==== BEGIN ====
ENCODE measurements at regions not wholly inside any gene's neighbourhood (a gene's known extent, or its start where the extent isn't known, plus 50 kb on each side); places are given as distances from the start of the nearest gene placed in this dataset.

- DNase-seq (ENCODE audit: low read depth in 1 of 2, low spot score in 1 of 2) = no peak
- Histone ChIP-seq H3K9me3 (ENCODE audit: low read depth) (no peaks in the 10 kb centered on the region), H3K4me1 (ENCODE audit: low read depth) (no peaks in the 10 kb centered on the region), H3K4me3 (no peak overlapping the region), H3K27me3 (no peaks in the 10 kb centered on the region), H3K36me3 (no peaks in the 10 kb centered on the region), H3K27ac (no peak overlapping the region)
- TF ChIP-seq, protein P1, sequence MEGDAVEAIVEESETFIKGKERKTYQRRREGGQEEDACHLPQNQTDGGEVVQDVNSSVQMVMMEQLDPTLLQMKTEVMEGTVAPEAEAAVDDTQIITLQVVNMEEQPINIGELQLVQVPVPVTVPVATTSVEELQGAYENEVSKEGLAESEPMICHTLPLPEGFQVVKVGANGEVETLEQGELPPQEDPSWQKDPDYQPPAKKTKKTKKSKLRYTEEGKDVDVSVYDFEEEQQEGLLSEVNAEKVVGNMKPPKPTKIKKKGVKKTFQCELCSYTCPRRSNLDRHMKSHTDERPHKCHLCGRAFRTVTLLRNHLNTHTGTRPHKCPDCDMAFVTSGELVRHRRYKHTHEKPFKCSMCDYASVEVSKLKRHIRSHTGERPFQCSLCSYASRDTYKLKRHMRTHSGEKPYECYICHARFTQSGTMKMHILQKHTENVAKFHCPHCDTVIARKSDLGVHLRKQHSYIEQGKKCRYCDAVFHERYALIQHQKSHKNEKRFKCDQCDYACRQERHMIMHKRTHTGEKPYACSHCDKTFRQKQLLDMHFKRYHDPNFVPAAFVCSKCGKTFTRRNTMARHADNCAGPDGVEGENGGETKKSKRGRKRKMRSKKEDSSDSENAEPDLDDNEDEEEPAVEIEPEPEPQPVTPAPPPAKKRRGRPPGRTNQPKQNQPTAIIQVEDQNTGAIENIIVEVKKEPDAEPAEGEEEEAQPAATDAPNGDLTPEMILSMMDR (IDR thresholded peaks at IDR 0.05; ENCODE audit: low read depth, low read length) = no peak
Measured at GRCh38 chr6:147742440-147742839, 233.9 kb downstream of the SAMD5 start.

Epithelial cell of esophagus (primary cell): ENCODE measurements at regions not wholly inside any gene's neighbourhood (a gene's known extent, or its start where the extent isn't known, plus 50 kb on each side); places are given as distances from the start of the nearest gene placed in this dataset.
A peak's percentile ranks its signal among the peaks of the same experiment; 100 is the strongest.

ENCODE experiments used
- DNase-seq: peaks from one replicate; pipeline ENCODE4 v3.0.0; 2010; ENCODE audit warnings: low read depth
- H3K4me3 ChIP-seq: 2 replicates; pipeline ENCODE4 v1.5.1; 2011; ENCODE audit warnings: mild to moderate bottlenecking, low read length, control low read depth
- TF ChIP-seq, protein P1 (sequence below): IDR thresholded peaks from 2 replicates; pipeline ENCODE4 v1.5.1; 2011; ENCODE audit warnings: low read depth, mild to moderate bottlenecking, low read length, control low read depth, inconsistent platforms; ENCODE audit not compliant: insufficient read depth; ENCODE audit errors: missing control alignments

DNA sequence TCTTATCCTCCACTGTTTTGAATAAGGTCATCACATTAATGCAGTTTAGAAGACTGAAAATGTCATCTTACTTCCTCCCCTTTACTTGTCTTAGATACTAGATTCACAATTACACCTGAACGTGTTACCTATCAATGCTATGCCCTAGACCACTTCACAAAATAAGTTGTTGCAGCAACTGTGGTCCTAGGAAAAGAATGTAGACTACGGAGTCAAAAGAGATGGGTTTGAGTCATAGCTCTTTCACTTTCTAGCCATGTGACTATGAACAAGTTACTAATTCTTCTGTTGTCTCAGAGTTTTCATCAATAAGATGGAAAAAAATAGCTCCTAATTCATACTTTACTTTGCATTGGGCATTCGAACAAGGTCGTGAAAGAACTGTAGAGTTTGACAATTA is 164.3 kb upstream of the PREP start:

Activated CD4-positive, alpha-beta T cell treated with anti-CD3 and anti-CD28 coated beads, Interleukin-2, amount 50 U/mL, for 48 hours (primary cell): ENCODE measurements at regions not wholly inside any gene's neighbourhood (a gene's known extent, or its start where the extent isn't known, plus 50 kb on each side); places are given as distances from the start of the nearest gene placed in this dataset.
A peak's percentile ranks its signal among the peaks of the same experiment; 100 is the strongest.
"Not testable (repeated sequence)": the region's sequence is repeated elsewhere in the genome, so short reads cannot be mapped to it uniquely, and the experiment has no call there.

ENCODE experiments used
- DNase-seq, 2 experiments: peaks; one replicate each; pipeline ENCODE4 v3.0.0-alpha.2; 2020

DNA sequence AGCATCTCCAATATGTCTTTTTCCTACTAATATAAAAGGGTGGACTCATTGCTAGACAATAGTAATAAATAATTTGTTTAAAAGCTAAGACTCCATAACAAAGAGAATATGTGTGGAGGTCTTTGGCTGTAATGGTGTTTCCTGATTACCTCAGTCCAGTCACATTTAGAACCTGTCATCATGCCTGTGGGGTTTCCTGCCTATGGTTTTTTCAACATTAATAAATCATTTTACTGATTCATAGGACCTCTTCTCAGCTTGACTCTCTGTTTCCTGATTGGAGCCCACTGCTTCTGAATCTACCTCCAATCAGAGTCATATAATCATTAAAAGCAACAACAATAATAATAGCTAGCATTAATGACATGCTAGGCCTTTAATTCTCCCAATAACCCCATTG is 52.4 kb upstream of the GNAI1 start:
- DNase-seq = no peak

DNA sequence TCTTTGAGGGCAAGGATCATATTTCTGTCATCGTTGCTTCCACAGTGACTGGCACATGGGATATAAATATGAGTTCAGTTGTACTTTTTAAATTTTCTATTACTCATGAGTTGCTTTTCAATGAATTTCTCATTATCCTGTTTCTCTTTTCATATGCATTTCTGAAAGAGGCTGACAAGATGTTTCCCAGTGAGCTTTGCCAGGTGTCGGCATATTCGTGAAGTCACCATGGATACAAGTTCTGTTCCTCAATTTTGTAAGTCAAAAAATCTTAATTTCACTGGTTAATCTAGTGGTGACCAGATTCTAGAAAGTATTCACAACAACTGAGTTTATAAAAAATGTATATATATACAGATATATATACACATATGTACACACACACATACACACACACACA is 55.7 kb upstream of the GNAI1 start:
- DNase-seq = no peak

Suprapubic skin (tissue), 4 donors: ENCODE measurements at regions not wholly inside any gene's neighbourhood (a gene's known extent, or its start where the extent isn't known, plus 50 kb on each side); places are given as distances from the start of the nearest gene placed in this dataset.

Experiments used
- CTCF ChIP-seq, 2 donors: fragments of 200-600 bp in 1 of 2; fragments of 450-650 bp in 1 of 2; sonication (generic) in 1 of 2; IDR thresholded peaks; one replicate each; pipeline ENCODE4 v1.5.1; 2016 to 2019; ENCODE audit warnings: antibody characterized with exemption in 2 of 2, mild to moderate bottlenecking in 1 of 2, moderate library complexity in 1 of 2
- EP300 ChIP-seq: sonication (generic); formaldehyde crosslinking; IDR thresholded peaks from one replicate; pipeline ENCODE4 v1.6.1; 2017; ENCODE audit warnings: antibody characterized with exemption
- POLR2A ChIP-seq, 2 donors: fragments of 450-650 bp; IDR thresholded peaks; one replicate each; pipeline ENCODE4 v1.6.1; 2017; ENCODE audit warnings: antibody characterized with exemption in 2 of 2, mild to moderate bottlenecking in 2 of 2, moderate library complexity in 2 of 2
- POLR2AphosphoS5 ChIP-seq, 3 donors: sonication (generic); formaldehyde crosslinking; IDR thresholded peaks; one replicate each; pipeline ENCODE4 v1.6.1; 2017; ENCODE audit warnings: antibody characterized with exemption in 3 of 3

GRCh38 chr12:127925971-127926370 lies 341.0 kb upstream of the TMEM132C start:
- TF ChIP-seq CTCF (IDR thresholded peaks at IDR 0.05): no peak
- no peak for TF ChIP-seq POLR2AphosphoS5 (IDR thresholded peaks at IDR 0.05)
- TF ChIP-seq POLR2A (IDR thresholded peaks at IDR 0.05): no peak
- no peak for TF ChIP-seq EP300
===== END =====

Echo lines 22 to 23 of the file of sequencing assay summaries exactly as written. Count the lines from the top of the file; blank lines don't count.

Suprapubic skin (tissue), 4 donors: ENCODE measurements at regions not wholly inside any gene's neighbourhood (a gene's known extent, or its start where the extent isn't known, plus 50 kb on each side); places are given as distances from the start of the nearest gene placed in this dataset.

Experiments used